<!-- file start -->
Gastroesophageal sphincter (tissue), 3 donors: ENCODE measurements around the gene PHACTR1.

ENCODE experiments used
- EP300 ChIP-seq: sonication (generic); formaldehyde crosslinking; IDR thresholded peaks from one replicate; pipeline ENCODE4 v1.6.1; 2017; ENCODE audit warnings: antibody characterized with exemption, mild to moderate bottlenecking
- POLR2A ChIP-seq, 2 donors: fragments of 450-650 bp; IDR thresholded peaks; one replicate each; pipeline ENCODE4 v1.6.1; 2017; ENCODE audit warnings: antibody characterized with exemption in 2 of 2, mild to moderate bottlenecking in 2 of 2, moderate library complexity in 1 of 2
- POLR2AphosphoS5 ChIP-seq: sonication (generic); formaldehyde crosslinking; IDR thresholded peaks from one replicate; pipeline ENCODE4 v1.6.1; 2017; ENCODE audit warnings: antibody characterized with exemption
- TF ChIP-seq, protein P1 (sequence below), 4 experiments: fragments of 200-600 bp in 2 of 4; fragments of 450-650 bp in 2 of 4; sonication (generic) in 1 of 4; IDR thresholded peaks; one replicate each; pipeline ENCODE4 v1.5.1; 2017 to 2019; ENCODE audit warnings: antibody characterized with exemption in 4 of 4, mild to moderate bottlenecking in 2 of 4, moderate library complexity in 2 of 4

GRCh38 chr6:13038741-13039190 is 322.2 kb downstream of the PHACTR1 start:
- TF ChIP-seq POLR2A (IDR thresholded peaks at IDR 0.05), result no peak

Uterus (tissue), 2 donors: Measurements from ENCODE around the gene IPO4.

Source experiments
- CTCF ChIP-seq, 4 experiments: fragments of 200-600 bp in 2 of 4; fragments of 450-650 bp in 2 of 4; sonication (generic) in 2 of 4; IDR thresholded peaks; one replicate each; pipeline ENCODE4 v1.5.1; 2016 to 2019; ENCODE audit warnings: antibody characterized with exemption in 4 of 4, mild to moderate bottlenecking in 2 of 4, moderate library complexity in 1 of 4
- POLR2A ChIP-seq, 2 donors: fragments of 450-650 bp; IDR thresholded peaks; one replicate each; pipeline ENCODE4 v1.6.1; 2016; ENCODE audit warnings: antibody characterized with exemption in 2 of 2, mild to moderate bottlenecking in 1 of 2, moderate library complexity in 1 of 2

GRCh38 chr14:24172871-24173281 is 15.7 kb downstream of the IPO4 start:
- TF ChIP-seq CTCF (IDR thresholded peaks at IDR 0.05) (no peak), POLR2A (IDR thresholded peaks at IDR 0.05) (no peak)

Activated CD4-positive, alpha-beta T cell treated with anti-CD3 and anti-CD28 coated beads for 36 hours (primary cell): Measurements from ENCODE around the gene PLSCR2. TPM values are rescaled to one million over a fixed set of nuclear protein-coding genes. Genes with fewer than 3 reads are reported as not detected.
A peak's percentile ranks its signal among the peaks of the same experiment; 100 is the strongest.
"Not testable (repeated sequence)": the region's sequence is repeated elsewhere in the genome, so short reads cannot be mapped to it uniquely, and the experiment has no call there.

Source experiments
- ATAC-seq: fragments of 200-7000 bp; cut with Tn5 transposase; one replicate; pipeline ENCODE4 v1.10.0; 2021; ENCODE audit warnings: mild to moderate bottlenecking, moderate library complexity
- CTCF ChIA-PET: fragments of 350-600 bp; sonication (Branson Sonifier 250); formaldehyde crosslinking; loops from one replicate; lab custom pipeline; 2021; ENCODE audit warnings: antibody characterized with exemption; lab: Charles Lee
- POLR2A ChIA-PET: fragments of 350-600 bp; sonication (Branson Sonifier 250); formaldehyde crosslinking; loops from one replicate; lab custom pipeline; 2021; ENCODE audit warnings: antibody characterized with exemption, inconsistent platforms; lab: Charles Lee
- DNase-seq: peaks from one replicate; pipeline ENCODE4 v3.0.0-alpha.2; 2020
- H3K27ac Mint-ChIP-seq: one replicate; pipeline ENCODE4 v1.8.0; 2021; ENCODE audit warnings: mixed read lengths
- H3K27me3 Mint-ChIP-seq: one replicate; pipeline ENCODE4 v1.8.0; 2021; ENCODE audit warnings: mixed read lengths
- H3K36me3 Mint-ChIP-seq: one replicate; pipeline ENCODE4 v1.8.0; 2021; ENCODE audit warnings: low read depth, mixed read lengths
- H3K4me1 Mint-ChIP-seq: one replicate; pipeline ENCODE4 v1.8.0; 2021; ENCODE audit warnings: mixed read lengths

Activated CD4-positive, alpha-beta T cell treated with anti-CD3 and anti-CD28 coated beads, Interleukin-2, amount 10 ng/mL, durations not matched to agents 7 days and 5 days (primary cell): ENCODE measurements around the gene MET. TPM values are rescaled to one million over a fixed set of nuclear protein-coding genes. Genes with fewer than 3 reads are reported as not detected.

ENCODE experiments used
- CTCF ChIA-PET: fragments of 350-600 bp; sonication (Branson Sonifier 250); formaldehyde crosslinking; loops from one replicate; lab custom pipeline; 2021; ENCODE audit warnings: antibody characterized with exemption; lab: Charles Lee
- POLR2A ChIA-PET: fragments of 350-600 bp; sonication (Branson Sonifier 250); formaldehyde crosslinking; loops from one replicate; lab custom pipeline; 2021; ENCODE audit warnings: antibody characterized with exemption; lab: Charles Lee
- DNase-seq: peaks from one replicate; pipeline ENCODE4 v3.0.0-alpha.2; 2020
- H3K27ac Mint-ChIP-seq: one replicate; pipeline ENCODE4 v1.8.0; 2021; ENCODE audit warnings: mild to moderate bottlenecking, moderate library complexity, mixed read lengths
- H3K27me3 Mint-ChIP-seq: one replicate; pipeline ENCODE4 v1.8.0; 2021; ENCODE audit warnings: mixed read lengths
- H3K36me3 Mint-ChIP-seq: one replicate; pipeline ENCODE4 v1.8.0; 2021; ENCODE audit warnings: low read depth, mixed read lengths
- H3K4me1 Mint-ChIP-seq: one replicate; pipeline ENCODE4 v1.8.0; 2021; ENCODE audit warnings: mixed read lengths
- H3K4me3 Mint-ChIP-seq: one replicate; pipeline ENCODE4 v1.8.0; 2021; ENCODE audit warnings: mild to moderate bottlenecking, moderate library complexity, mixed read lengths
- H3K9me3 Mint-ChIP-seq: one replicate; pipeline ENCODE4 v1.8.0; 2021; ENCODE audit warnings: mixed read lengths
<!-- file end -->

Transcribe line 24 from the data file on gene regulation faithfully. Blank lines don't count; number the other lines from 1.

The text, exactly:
- H3K27me3 Mint-ChIP-seq: one replicate; pipeline ENCODE4 v1.8.0; 2021; ENCODE audit warnings: mixed read lengths